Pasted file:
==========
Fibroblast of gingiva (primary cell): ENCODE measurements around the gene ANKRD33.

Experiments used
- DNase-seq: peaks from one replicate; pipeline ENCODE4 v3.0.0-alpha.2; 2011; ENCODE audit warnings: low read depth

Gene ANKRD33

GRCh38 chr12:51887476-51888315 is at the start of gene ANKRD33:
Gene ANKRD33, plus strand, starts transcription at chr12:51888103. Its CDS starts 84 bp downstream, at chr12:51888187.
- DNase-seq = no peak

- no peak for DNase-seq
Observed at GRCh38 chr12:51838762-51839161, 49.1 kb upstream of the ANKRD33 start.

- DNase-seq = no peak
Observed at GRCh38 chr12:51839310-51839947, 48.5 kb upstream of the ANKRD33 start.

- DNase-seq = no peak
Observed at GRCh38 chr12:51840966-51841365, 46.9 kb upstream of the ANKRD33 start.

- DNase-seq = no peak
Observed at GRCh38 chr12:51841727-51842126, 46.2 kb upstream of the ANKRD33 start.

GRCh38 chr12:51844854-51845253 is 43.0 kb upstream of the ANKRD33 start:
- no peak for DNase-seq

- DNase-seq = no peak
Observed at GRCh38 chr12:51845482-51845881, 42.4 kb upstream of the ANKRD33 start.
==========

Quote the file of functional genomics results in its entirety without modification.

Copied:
Fibroblast of gingiva (primary cell): ENCODE measurements around the gene ANKRD33.

Experiments used
- DNase-seq: peaks from one replicate; pipeline ENCODE4 v3.0.0-alpha.2; 2011; ENCODE audit warnings: low read depth

Gene ANKRD33

GRCh38 chr12:51887476-51888315 is at the start of gene ANKRD33:
Gene ANKRD33, plus strand, starts transcription at chr12:51888103. Its CDS starts 84 bp downstream, at chr12:51888187.
- DNase-seq = no peak

- no peak for DNase-seq
Observed at GRCh38 chr12:51838762-51839161, 49.1 kb upstream of the ANKRD33 start.

- DNase-seq = no peak
Observed at GRCh38 chr12:51839310-51839947, 48.5 kb upstream of the ANKRD33 start.

- DNase-seq = no peak
Observed at GRCh38 chr12:51840966-51841365, 46.9 kb upstream of the ANKRD33 start.

- DNase-seq = no peak
Observed at GRCh38 chr12:51841727-51842126, 46.2 kb upstream of the ANKRD33 start.

GRCh38 chr12:51844854-51845253 is 43.0 kb upstream of the ANKRD33 start:
- no peak for DNase-seq

- DNase-seq = no peak
Observed at GRCh38 chr12:51845482-51845881, 42.4 kb upstream of the ANKRD33 start.